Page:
#RussiaFail · #RussiaLies · Information operations · Information Warfare · Russia

Putin Regime Now ‘One Grandiose Fake’ from Top to Bottom, Eidman Says


Igor Eidman. Photo: Facebook

After staring at Russia for much of the last 27 years, I assess Russia’s credibility to be zero.  Before that, I grouped the Soviet Union into a group of potential adversaries, but my time in Special Forces brought me a much-deserved detestation of Soviet Spetsnaz, who I observed on a number of occasions. I held out hope, however, that Russia had unlimited good potential.

The period since late 2013 has been a time, for me, of ever-increasing loss of respect for anything coming from the Russian government. The lies, the fabrications, the obfuscation, the deliberate denials of Russian responsibility for anything is overwhelming, yet, like a child, they refuse to admit any fault. As a result, the trustworthiness of Russia and the Russian government, epitomized by Putin, Lavrov, and Peskov, is pegged at empty and is seeking to dig deeper. 

For Russia to recover any reputation it must stop all belligerence, stop regarding the rest of the world as adversaries, and take actions to repair what damage it has done to the nations of the world.  No words are necessary, only actions. 

Russia, the future is yours. You are increasingly near to the edge of a bottomless precipice. Only you can save yourselves. Move forward at your own peril.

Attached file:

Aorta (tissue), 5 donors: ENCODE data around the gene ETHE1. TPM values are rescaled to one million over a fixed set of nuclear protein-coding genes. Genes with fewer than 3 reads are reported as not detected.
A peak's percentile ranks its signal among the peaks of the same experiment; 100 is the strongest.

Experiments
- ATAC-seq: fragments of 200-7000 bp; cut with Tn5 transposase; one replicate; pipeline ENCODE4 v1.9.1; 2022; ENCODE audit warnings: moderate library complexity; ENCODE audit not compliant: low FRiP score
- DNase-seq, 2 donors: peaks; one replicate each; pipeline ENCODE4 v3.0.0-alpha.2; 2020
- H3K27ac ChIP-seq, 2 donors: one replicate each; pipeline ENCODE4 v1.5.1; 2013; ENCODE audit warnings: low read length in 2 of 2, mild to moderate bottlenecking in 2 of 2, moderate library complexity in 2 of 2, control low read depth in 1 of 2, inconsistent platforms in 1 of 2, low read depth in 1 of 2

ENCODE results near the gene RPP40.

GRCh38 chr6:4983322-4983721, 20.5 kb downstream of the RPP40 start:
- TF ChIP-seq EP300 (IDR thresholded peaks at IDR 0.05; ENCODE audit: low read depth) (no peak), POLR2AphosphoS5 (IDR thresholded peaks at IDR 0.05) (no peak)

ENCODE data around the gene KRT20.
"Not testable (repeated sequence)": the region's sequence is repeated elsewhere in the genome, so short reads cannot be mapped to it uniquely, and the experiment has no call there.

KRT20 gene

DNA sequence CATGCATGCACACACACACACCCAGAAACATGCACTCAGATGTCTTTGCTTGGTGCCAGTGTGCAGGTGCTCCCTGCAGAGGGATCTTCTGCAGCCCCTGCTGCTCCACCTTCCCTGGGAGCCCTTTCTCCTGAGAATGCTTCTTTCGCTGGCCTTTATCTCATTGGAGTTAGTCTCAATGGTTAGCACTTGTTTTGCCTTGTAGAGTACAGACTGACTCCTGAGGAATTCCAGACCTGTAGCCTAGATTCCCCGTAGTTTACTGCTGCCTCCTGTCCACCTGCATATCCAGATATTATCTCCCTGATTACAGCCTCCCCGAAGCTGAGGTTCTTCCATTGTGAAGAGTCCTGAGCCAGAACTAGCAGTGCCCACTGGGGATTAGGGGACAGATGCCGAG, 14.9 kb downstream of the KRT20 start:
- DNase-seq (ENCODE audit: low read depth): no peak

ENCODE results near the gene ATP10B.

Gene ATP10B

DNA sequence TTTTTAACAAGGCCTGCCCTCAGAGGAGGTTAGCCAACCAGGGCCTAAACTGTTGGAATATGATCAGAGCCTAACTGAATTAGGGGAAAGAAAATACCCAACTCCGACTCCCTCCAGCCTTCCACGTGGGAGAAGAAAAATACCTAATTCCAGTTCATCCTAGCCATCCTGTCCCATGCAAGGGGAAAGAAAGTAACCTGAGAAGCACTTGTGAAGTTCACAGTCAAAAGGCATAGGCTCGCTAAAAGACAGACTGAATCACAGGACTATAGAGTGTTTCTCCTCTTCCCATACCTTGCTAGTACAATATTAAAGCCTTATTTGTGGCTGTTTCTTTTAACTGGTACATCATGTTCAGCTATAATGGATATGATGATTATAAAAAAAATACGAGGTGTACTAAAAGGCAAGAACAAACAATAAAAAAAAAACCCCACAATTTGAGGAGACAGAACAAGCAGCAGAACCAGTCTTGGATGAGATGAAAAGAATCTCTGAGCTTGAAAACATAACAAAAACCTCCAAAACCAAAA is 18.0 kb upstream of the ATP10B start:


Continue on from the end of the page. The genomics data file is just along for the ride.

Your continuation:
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June 23, 2017 – 15:30

By Paul Goble, Window on Eurasia

Vladimir Putin’s use of a video showing American planes to impress Oliver Stone of the power of Russian ones “is not simply a curiosity,” Igor Eidman says, but rather “a diagnosis” because “the entire Putin regime is a grandiose fake,” with fake news, statistics, sociology, politics, power, parliament and a fake president at the top.

On his Facebook page, the Russian commentator, who works for Deutsche Welle, says that in Putin’s Russia “everything is a lie from top to bottom” because officials constantly try to deceive and shift responsibility confident that only appearances matter and that no one will check (facebook.com/permalink.php?story_fbid=1525648010831506&id=100001589654713).

The Kremlin leader is trapped by this set of attitudes and arrangements, Eidman continues. Putin “tries to deceive his foreign partners, but his own subordinate crudely deceive him” at one and the same time because when he asks for something they deliver what they think he wants regardless of whether it is true.

This story illustrates that perfectly. Putin wanted something to intimidate the Americans. Defense Minister Shoygu passed his order on. Finally, it reached someone in the bowels of the bureaucracy who had to respond – and who passed back up the line what he felt he could get away with, in this case, a film of American planes that Putin could say were Russian.

As a result, Eidman says, “a perfectly Kafkaesque situation occurred: Putin in Stone’s film attempted to frighten the Americans with the power of their own military.” But in today’s information society, “everything secret sooner or later becomes known.” And that means that Putin’s regime “which is based on lies is condemned” as a result.

By Paul Goble, Window on Eurasia

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